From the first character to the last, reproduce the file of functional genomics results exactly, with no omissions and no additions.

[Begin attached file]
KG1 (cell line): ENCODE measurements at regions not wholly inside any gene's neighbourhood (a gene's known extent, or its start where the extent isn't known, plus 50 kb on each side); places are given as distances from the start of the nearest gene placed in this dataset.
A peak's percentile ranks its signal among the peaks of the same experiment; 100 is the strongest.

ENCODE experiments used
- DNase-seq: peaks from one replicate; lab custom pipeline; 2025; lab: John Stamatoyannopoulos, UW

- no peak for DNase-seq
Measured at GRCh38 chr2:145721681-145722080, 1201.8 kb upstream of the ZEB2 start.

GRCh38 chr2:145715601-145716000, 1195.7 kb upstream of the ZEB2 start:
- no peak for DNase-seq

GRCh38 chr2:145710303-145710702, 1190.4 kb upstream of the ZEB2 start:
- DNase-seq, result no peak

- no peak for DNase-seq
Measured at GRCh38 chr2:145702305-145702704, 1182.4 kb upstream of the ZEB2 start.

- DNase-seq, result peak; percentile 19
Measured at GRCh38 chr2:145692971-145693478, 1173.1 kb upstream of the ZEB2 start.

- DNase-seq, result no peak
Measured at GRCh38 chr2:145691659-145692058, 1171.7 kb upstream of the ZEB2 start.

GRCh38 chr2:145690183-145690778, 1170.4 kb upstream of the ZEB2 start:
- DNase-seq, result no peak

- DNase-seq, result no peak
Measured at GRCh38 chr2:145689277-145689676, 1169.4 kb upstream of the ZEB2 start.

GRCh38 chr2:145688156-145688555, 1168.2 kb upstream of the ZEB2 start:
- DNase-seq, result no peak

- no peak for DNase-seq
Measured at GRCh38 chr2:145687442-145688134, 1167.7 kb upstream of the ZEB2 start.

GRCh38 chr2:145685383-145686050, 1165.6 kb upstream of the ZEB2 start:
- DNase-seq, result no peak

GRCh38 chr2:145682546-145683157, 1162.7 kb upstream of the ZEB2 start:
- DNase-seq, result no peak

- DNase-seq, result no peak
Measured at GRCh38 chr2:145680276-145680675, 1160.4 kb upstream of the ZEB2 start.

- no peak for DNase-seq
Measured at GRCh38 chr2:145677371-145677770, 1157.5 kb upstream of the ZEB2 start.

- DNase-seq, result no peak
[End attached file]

KG1 (cell line): ENCODE measurements at regions not wholly inside any gene's neighbourhood (a gene's known extent, or its start where the extent isn't known, plus 50 kb on each side); places are given as distances from the start of the nearest gene placed in this dataset.
A peak's percentile ranks its signal among the peaks of the same experiment; 100 is the strongest.

ENCODE experiments used
- DNase-seq: peaks from one replicate; lab custom pipeline; 2025; lab: John Stamatoyannopoulos, UW

- no peak for DNase-seq
Measured at GRCh38 chr2:145721681-145722080, 1201.8 kb upstream of the ZEB2 start.

GRCh38 chr2:145715601-145716000, 1195.7 kb upstream of the ZEB2 start:
- no peak for DNase-seq

GRCh38 chr2:145710303-145710702, 1190.4 kb upstream of the ZEB2 start:
- DNase-seq, result no peak

- no peak for DNase-seq
Measured at GRCh38 chr2:145702305-145702704, 1182.4 kb upstream of the ZEB2 start.

- DNase-seq, result peak; percentile 19
Measured at GRCh38 chr2:145692971-145693478, 1173.1 kb upstream of the ZEB2 start.

- DNase-seq, result no peak
Measured at GRCh38 chr2:145691659-145692058, 1171.7 kb upstream of the ZEB2 start.

GRCh38 chr2:145690183-145690778, 1170.4 kb upstream of the ZEB2 start:
- DNase-seq, result no peak

- DNase-seq, result no peak
Measured at GRCh38 chr2:145689277-145689676, 1169.4 kb upstream of the ZEB2 start.

GRCh38 chr2:145688156-145688555, 1168.2 kb upstream of the ZEB2 start:
- DNase-seq, result no peak

- no peak for DNase-seq
Measured at GRCh38 chr2:145687442-145688134, 1167.7 kb upstream of the ZEB2 start.

GRCh38 chr2:145685383-145686050, 1165.6 kb upstream of the ZEB2 start:
- DNase-seq, result no peak

GRCh38 chr2:145682546-145683157, 1162.7 kb upstream of the ZEB2 start:
- DNase-seq, result no peak

- DNase-seq, result no peak
Measured at GRCh38 chr2:145680276-145680675, 1160.4 kb upstream of the ZEB2 start.

- no peak for DNase-seq
Measured at GRCh38 chr2:145677371-145677770, 1157.5 kb upstream of the ZEB2 start.

- DNase-seq, result no peak